Ombudsperson report offers glimpse into uptake

The door to Jennifer Meister’s office is always open to students with questions about university policies or those who need someone to listen. As Western’s Ombudsperson, Meister has set a goal to increase awareness and communication about the confidential and impartial services at the Office of the Ombudsperson, providing a listening ear for student concerns.

The Office of the Ombudsperson recently released its annual review for 2014-15 showing Western continues to be in line with other universities and colleges, with a relatively low percentage of students citing concerns.

While the percentage of the student population visiting the Ombudsperson gradually increasing over the past five years, from 1.2 per cent in 2010-11 to 1.56 per cent in 2014-15 (including an increase from 573 in 2013-14 to 591 concerns in 2014-15), Meister credits this to increased awareness of the office and its services. Relative to the growing student population, she noted this number has not substantially changed over the past five years.

Of the overall number of visitors, the majority (88 per cent) were undergraduate students and the common concerns raised were about academic-related issues and administrative procedures. Only 15 per cent of the concerns (65 occurrences) were related to scholastic appeals.

“Substantively, there may be more students coming in, but relative to the increase of the student population at Western, the percentage has stayed the same,” Meister said. “We are a resource here for (students). We can be a first-stop when they have a question.”

Also, Western has assigned a staff member to the Council of Ontario University’s Academic Integrity Council of Ontario, which means educating students about academic integrity is no longer a primary focus of the Office of the Ombudsperson.

Mental health can be an influencing factor for students’ concerns and Meister encourages the university to re-examine its policies with this in mind.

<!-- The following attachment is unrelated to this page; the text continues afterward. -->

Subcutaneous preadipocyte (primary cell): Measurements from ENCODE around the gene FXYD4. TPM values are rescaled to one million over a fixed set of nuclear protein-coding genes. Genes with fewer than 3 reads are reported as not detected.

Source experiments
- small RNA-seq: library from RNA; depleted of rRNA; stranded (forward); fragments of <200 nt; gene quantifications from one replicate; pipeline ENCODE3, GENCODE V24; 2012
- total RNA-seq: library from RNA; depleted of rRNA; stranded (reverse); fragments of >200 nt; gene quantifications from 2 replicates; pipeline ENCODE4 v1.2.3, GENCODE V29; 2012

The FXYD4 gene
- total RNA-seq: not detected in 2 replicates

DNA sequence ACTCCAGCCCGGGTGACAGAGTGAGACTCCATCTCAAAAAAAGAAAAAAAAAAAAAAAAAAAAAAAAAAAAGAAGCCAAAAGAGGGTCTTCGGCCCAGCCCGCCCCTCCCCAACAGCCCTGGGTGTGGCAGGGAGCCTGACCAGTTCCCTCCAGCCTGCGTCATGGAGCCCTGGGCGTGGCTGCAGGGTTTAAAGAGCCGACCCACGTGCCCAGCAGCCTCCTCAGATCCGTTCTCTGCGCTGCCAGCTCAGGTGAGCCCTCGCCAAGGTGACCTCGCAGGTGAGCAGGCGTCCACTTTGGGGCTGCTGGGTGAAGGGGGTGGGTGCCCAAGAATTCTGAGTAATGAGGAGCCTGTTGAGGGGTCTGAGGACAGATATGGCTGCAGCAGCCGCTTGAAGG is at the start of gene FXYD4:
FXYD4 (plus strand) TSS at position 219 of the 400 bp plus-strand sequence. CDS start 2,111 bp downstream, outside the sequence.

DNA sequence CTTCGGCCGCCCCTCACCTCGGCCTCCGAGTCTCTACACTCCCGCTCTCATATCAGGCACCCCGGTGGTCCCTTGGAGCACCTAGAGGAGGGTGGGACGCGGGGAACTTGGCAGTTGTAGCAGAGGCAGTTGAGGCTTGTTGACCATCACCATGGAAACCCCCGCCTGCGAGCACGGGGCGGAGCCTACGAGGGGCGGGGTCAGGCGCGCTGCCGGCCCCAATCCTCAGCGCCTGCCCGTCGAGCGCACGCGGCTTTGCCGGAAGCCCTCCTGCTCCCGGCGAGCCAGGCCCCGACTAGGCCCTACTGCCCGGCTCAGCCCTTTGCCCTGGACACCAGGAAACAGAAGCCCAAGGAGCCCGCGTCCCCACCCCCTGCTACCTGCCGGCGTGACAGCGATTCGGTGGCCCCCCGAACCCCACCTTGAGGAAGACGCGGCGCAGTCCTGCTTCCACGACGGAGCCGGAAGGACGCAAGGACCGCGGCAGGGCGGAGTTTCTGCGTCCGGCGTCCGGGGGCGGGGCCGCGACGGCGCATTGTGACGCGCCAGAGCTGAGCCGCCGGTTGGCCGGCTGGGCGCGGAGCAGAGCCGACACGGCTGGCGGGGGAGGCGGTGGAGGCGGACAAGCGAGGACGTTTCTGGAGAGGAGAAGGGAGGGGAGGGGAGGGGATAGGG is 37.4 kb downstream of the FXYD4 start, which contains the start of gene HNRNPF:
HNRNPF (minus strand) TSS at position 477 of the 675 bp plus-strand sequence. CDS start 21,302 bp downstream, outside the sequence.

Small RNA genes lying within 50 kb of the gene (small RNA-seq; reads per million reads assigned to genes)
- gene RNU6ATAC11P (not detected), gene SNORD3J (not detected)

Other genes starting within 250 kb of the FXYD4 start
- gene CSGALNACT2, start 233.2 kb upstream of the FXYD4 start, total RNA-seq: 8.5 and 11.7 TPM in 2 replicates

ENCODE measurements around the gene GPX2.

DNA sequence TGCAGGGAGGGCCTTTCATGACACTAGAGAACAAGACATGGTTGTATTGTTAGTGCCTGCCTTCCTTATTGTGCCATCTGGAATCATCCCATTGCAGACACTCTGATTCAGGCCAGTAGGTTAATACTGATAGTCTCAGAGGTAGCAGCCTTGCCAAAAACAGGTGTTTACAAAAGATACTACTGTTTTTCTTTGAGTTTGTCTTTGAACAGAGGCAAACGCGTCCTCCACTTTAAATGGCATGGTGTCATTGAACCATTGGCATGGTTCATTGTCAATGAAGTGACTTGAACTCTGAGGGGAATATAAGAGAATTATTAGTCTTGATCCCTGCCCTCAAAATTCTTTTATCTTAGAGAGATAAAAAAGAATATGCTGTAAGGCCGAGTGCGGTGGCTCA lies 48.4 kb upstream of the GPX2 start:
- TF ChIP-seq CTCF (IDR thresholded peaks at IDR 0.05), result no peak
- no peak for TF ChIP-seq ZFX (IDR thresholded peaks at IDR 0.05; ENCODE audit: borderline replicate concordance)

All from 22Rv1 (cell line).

“Mental health is a huge issue. I really want the university to look at the policies through the lens of mental health, and they are doing that,” she said, noting the amendments to Policy on Accommodation for Illness incorporates mental illness.

The major area of concern for graduate students was supervision (17.8 per cent of concerns), with progression concerns, sometimes linked to supervision, also high on the list (12 per cent).

In order to raise awareness of its services, the office launched a redesigned website, uwo.ca/ombuds/, and added a Facebook and Twitter presence last year.

In January, Ombudsman Ontario received jurisdiction for universities. However, Meister encourages the campus community to visit the Western office first, as it directly understands the university’s environment.

Moving forward, Meister plans to continue to educate the community about the role of the Ombudsperson and host events focused on raising awareness about university policies and appeals processes.

“We are an office for somebody to talk to and figure out what their options are,” Meister said. “It is important to us that (students) know we are not a student advocacy office, but we’re also not here to advocate for the university.

“At the end of the day we are all here for the success of the student.”